Some visitors just want to look around first. Great! In fact, I use lots of signs in my studio, so people who aren’t ready, aren’t eager to talk with me, can still get answers to their questions. And if there’s someone asking me questions, everyone else will listen to my responses.
People are going to ask a lot of questions, and the simplest ones are about the “how”, the “where”, and the “what”. Be prepared! What is your process? What are your materials? Where do you get them? Where did you learn how to do this? and so on.
Over time, you’ll see a pattern of common questions. For me, it’s “What are these made of??” I don’t mind answering the same questions over and over, but some artists do. If that’s you, write up a succinct description of your process and inspiration, print them out, and frame them for visitors to read. (I use these frames, which are less than $4 each, but you can find them in smaller quantities, or split the pack with other artists if you don’t need 6 or 12.)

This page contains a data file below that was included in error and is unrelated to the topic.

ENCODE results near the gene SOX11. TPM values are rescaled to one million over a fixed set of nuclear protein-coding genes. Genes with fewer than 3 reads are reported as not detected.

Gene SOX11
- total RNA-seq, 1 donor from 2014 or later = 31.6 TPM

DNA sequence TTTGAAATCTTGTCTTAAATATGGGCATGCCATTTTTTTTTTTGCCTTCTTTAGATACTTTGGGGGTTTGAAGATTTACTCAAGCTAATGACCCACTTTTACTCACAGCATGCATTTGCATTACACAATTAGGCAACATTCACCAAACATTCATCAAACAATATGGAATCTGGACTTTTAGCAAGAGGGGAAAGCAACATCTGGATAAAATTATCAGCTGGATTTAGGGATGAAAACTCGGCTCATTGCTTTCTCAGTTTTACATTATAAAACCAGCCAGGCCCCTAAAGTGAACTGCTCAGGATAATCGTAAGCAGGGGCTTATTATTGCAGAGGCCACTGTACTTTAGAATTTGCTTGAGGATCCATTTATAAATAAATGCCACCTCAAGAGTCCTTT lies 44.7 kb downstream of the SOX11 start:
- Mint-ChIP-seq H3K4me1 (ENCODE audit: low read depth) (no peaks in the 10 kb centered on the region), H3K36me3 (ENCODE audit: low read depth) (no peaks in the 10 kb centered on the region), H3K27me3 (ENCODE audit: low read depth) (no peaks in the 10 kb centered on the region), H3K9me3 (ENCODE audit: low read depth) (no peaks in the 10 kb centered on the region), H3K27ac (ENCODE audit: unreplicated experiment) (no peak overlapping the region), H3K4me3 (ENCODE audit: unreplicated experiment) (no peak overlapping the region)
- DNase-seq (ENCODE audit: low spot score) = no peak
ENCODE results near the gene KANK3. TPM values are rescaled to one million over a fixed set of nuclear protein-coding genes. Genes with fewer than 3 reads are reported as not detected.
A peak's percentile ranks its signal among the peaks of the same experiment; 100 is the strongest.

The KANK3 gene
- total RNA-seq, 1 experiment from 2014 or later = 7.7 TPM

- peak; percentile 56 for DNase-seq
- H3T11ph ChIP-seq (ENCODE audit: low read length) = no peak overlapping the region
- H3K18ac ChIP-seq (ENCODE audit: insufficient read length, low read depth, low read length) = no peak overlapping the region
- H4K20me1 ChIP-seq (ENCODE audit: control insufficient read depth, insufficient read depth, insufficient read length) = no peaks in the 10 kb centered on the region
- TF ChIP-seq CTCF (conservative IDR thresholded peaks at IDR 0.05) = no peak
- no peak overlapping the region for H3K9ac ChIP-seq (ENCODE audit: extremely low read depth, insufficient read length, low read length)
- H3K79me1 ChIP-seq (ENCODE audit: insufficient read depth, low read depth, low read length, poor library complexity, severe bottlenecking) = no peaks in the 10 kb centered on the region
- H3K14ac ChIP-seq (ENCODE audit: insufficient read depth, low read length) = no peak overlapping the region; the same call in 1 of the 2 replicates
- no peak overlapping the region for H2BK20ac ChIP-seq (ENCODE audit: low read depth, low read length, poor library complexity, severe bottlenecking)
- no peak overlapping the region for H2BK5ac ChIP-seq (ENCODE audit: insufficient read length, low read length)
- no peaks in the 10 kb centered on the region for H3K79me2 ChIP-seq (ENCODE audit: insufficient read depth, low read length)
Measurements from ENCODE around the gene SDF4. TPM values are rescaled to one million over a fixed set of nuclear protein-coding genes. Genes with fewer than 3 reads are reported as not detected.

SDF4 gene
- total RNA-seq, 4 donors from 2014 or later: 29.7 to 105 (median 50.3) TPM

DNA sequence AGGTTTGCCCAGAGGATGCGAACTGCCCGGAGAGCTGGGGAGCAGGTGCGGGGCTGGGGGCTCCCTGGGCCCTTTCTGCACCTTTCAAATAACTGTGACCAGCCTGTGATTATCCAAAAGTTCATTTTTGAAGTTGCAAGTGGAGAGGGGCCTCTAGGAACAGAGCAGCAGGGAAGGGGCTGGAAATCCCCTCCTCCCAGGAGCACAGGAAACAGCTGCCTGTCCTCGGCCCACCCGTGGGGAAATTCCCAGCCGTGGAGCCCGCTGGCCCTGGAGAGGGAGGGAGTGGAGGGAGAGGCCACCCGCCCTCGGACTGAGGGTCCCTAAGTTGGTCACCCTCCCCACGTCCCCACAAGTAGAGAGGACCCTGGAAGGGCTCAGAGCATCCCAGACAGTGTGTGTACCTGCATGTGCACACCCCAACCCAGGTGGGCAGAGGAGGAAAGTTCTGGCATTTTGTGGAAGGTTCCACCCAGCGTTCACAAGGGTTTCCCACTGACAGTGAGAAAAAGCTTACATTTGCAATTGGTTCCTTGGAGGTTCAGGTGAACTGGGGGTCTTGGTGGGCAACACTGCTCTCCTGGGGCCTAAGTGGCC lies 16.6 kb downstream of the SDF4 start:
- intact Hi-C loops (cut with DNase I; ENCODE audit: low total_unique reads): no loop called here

Even more powerful is sharing your creation story, the moment you chose to live your life and make your art with intention is the heart of everything you do, write, and say. Here’s an article about how to find your creation story, and here, and why they matter.
You assignment is to do some deep thinking about you and your artwork. Then come up with a couple sentences to introduce yourself and your work.
Be ready for all the questions you’ll get, and direct people to your signage if you’re out of steam or simply engaged with another visitor in the moment.
The next article is about what people will do when they are ready for you to talk to them. And the danger of misinterpreting their intentions, which can blow you both out of the water. Stay tuned!
Questions? Comments? Happy to hear ’em! Remember, if you have a question, someone else probably does, too. So you’re not only helping me do better, you’re helping someone else!